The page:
A Property representing a node
Here's an example, you have a project (which is represented by a node in Ganister). This project is run for a particular product (also represented by a node in Ganister). When you create the relationship between these two nodes, you could potentially use a basic tab where you would attach the product to the project. But every time you have a project it only refers to one product, therefore it might be a better user experience to have a property in your project form where you could select the product. This is what we call a node-property. It looks like a property for any user but it is actually stored as a relationship in the database.
Keeping the graph concept intact
In most SQL based systems, such property would be represented as an ID in a text property. Ganister keeps the graph concept intact. If it is a relationship, it should be stored as a relationship. We are at the beginning of consuming graph data with graph databases. If we start taking care of our semantic data right now, who knows what we will be able to do with such great data graphs. This is the best way to prepare yourself for your next IT move into predictive operations, artificial intelligence and more.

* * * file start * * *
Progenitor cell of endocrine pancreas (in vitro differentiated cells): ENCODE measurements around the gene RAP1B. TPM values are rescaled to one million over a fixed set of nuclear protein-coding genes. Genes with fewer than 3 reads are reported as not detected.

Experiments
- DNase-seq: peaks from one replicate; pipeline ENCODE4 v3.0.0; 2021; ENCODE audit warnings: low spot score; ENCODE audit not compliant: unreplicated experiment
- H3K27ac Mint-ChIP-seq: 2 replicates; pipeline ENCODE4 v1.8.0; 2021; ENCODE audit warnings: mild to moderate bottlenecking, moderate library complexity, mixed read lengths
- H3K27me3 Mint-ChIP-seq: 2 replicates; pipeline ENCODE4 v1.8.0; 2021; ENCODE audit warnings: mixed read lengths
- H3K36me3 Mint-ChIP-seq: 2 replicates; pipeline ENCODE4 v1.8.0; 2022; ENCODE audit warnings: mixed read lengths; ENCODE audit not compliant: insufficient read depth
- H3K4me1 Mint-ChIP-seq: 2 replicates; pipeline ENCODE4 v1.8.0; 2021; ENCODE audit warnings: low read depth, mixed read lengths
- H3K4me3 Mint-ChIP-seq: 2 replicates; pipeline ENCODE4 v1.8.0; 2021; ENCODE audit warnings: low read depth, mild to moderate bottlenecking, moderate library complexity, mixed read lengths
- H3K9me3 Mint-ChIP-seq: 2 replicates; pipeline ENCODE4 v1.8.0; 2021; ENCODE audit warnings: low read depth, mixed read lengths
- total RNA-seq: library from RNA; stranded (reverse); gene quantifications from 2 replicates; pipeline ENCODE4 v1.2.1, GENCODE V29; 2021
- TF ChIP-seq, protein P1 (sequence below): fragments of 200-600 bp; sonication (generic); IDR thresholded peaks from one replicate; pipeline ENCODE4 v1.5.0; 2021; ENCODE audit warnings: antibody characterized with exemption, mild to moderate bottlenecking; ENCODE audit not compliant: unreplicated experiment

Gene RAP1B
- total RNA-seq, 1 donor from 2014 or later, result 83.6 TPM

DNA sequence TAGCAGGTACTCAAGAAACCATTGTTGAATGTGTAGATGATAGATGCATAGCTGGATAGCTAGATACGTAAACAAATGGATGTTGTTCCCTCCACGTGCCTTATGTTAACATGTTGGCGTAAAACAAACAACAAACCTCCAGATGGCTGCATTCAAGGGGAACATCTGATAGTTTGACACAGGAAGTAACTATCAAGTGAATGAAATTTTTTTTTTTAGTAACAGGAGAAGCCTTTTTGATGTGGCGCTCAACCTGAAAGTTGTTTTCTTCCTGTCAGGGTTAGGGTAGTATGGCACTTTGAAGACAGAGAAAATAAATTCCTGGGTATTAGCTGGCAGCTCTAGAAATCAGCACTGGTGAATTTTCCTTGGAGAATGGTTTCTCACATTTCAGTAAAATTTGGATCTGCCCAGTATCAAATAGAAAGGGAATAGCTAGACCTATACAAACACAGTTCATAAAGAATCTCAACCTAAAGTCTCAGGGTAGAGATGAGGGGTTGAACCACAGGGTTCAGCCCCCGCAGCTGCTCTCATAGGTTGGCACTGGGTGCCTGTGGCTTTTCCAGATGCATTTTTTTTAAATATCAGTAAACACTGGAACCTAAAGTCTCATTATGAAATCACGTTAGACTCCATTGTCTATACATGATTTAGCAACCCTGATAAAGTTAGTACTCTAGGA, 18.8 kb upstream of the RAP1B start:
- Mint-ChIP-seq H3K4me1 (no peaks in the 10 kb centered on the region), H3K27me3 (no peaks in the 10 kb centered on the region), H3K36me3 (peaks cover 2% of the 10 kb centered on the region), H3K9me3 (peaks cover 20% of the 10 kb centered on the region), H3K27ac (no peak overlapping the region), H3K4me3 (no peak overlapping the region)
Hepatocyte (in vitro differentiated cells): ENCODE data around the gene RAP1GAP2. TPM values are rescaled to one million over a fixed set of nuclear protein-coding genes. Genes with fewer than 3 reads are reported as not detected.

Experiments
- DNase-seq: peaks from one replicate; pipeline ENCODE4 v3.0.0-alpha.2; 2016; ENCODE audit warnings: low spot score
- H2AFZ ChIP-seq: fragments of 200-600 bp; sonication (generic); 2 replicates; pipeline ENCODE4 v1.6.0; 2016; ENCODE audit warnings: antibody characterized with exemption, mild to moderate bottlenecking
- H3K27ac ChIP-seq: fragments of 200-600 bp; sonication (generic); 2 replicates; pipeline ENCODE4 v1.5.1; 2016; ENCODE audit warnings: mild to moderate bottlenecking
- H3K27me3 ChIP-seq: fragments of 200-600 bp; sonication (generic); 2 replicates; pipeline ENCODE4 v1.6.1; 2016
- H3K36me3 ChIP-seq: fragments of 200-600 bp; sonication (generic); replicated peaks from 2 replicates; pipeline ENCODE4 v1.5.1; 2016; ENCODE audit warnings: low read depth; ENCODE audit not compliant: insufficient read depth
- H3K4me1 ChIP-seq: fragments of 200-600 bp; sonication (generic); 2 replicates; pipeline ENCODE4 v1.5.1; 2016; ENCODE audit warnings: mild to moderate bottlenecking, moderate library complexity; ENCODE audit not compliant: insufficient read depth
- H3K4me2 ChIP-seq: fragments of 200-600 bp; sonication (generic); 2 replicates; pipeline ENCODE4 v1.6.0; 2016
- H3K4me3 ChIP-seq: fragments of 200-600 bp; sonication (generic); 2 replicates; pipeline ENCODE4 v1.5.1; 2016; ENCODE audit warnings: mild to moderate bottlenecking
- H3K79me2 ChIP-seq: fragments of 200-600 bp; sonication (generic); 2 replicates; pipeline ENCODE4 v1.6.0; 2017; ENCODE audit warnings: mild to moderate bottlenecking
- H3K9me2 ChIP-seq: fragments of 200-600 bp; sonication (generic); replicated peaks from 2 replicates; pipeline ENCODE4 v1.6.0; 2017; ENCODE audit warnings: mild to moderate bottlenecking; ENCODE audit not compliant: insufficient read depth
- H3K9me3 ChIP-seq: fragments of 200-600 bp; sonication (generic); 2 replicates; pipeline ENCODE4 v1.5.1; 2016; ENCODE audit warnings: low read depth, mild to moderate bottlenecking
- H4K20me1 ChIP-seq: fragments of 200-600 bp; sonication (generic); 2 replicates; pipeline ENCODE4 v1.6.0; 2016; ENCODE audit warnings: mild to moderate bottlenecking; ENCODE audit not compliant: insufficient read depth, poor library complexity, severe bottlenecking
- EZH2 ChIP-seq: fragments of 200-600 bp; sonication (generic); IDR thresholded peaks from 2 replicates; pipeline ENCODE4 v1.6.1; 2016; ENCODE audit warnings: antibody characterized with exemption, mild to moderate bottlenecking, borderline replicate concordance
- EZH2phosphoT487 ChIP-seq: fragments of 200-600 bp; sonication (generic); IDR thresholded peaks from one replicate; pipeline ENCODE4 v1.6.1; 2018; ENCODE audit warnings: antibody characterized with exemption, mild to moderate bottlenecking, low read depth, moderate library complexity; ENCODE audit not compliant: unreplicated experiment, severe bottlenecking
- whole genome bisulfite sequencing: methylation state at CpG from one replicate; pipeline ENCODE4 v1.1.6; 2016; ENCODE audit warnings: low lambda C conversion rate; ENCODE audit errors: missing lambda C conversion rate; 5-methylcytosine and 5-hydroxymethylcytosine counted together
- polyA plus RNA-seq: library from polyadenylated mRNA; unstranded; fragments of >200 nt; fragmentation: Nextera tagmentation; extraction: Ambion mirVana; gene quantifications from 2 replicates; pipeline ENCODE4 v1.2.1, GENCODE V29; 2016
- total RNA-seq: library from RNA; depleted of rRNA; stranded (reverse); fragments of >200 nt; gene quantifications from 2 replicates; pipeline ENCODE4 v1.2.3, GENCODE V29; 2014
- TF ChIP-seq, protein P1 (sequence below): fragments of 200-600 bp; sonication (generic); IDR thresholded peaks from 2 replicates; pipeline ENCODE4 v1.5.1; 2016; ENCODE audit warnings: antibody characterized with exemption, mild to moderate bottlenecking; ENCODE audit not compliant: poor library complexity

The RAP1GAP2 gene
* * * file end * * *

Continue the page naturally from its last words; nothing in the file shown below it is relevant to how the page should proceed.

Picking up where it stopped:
The Video !
The following video shows you how to configure a node property, by first taking care of the datamodel before adding the user interface elements.